Description

CROSS REFERENCE TO OTHER APPLICATIONS

This application claims priority to U.S. Provisional Patent Application No. 61/527,534 entitled ALGORITHM FOR SECURE AND SEAMLESS HANDOVER BETWEEN 4G AND WI-FI NETWORKS filed Aug. 25, 2011 which is incorporated herein by reference for all purposes.

BACKGROUND OF THE INVENTION

Internet Protocol based (IP-based) cellular networks, including cellular networks based on the fourth-generation (4G) Long Term Evolution (LTE) standard and on the Worldwide Interoperability for Microwave Access (WiMAX) standard, provide significantly higher data rates than previous generations of cellular networks. However, the spectrum allocated to cellular networks remains scarce, thus limiting the ability of fourth-generation and future-generation cellular networks to accommodate the growing demand for mobile data driven by mobile devices, including smartphones and the like. Therefore, improved techniques to utilize the limited cellular spectrum and to make use of non-cellular spectrum are desirable both in fourth-generation as well as future-generation cellular networks.

BRIEF DESCRIPTION OF THE DRAWINGS

Various embodiments of the invention are disclosed in the following detailed description and the accompanying drawings.

FIG. 1 is an exemplary block diagram illustrating a plurality of user equipment terminals (UEs) 101 establishing connections to the Internet (120) via either a cellular network 102 or a Wi-Fi network 122.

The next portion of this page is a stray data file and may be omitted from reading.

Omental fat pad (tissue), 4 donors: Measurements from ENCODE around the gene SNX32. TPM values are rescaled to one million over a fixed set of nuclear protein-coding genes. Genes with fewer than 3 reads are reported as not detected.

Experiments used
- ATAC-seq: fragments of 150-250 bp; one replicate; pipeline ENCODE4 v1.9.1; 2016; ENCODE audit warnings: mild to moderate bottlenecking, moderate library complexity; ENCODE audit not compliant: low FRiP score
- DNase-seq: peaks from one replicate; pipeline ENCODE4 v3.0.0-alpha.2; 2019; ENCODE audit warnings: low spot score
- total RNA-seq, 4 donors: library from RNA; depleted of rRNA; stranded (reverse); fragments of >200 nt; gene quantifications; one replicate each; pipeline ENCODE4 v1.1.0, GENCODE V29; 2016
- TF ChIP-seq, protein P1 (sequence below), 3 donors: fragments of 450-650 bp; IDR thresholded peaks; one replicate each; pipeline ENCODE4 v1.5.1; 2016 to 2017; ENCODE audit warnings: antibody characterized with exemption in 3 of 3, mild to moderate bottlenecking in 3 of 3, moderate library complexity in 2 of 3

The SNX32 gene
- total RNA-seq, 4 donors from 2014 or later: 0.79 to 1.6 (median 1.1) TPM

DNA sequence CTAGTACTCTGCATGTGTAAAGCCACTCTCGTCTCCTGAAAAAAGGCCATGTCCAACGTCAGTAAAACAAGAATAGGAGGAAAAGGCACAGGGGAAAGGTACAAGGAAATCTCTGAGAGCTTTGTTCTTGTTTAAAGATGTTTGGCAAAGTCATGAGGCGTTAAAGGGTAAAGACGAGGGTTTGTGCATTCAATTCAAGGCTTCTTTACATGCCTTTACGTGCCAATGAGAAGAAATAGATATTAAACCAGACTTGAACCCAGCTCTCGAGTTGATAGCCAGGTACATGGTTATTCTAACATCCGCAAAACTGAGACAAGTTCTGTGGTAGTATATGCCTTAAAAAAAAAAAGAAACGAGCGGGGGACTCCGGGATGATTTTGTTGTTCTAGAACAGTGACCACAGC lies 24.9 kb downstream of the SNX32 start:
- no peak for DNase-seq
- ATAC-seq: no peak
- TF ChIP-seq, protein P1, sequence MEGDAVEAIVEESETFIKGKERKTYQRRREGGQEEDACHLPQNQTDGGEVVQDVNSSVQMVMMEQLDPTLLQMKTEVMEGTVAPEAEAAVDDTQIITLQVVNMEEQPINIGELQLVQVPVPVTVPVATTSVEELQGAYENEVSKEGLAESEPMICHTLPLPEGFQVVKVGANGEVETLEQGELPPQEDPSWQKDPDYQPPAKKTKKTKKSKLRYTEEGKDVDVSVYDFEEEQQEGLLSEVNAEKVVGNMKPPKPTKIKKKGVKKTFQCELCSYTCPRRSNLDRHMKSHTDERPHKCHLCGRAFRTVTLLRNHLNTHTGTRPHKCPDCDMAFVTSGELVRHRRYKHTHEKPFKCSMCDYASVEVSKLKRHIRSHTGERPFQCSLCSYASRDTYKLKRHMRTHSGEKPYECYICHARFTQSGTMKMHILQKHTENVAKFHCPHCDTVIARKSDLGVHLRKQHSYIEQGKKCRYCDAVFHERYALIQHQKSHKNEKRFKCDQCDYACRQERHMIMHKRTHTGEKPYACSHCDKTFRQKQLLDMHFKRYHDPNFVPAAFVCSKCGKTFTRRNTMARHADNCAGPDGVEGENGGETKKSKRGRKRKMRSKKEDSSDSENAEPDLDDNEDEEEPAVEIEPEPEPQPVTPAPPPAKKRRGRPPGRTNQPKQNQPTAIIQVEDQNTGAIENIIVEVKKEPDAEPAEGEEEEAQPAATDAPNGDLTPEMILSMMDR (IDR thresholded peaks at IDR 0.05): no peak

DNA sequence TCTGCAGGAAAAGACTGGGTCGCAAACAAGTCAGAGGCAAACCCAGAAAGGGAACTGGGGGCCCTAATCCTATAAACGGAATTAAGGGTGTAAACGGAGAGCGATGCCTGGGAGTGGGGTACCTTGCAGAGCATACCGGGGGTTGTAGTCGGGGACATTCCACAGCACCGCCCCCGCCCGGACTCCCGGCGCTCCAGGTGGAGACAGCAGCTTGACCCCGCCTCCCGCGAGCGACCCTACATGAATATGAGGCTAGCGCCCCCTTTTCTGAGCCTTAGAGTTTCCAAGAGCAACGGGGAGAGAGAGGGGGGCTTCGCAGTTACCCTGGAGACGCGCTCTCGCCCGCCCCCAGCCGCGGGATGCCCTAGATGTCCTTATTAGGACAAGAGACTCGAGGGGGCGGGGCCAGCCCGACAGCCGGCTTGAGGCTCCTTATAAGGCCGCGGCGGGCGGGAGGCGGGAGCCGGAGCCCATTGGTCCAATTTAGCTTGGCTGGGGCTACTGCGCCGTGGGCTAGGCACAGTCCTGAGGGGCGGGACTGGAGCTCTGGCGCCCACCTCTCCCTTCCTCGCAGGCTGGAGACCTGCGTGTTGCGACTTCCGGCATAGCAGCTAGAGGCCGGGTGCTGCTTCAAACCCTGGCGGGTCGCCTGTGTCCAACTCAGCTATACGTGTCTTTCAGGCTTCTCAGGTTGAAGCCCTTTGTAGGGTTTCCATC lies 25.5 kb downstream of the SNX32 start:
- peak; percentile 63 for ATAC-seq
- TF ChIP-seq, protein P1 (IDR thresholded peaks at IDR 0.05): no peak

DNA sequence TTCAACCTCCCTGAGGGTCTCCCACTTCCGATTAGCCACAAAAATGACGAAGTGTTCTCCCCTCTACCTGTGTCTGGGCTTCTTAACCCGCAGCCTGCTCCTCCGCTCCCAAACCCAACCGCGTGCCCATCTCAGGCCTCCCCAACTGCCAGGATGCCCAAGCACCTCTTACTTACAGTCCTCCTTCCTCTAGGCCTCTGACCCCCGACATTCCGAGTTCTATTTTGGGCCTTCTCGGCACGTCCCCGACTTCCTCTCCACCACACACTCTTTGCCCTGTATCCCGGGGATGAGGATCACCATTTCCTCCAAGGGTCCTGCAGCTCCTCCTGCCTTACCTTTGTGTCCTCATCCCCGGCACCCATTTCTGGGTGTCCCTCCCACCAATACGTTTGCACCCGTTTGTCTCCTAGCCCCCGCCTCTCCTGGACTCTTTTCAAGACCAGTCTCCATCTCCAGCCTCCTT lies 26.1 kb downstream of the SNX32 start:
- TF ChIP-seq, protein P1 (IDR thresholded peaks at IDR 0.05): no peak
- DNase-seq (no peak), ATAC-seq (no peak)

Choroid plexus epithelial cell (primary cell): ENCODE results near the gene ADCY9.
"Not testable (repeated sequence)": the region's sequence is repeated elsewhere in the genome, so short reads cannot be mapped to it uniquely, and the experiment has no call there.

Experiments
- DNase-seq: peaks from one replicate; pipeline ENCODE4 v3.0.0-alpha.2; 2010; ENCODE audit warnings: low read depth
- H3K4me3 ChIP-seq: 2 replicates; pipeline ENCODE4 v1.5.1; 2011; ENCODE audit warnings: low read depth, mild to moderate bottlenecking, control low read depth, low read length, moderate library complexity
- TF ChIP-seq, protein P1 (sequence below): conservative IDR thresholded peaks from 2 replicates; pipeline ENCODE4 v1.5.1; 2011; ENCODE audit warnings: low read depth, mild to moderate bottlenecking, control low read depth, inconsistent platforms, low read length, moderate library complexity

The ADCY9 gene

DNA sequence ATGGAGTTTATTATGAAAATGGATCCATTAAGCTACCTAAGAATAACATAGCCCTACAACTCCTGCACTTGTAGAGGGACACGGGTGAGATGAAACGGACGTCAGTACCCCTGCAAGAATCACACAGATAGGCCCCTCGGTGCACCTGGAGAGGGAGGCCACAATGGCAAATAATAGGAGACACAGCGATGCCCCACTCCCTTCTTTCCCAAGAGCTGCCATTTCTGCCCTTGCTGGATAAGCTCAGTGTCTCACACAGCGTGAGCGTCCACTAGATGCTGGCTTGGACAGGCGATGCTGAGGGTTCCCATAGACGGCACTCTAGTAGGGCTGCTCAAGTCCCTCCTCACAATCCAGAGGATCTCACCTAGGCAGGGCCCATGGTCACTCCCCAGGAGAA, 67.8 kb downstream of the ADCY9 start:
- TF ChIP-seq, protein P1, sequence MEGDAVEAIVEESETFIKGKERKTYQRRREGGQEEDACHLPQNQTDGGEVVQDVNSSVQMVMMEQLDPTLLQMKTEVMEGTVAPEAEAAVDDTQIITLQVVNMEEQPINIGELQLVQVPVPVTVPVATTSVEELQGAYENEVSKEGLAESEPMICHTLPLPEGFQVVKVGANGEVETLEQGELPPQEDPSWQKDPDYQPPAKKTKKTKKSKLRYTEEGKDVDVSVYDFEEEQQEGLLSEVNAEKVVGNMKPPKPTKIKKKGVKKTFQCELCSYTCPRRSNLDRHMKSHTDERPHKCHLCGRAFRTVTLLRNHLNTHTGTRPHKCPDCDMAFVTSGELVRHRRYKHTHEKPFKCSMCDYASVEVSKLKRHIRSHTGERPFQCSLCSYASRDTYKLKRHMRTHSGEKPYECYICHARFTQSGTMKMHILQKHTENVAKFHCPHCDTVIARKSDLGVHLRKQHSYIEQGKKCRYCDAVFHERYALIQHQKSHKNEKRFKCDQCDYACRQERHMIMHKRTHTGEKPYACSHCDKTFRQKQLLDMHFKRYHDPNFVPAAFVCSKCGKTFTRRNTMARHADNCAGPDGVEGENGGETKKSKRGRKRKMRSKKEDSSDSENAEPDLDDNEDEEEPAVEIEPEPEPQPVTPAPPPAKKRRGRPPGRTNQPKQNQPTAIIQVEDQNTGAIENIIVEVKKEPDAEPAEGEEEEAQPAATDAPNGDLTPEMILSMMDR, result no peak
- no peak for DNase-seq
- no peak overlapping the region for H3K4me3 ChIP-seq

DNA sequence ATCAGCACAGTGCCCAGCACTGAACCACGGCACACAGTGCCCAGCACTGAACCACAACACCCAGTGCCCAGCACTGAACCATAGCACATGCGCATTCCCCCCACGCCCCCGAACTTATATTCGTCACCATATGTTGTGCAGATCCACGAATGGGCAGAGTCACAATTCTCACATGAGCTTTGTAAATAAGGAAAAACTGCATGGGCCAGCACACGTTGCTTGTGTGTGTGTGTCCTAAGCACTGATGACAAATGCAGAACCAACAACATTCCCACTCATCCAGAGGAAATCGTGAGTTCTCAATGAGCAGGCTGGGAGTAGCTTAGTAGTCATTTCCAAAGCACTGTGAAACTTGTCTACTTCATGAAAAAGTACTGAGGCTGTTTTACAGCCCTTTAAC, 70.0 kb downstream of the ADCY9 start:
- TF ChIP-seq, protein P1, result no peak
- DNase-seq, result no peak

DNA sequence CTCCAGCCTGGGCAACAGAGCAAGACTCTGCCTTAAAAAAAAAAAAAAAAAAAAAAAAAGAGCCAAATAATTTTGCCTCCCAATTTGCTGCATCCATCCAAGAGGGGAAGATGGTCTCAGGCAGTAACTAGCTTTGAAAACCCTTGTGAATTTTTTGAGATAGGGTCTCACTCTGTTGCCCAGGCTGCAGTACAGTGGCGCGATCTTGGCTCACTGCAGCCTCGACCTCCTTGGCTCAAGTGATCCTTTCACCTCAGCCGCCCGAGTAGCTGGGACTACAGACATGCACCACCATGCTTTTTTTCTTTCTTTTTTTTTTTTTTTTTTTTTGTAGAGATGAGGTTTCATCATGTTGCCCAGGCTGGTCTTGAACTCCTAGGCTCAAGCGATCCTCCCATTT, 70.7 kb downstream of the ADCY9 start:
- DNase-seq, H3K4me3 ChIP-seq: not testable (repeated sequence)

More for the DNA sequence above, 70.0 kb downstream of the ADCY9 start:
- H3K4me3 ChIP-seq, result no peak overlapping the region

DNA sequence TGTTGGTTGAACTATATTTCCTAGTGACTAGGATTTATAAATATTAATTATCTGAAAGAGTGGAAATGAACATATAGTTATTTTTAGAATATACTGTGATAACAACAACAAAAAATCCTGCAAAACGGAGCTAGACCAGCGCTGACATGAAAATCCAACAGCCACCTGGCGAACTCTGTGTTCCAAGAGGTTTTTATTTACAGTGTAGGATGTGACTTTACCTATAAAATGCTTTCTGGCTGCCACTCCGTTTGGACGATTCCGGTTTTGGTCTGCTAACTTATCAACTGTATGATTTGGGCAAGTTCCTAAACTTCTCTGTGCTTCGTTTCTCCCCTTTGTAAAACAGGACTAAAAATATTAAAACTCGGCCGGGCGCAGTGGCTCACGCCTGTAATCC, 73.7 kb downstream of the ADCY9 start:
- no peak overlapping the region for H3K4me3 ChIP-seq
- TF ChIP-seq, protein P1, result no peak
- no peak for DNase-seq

FIG. 2 is an exemplary block diagram illustrating a plurality of user equipment terminals (UEs) 101 establishing connections to the Internet (120) via either a cellular network 102 or a Wi-Fi network 122.

FIG. 3 is another exemplary block diagram illustrating a plurality of user equipment terminals (UEs) 101 establishing connections to the Internet (120) via either a cellular network 102 or a Wi-Fi network 122.

FIG. 4 is a block diagram illustrating an embodiment of a system for seamless handover and data offloading between a cellular network and a Wi-Fi network.

FIG. 5 is a block diagram illustrating an embodiment of a Wi-Fi access point for seamless handover and data offloading between a cellular network and a Wi-Fi network.

FIG. 6 is a flow chart illustrating an embodiment of a process 600 for establishing a connection between an UE and a 4G-LTE cellular network, wherein the connection can be subsequently offloaded to a Wi-Fi network.

FIG. 7 is a flow chart illustrating an embodiment of a process 700 for seamlessly offloading the data of an UE from a cellular network to a Wi-Fi network.

FIG. 8 is a flow chart illustrating an embodiment of a process 800 for providing the UE with access to services and devices on the Wi-Fi network in addition to services and devices in the cellular network and the Internet.

DETAILED DESCRIPTION

The invention can be implemented in numerous ways, including as a process; an apparatus; a system; a composition of matter; a computer program product embodied on a computer readable storage medium; and/or a processor, such as a processor configured to execute instructions stored on and/or provided by a memory coupled to the processor. In this specification, these implementations, or any other form that the invention may take, may be referred to as techniques. In general, the order of the steps of disclosed processes may be altered within the scope of the invention. Unless stated otherwise, a component such as a processor or a memory described as being configured to perform a task may be implemented as a general component that is temporarily configured to perform the task at a given time or a specific component that is manufactured to perform the task. As used herein, the term ‘processor’ refers to one or more devices, circuits, and/or processing cores configured to process data, such as computer program instructions.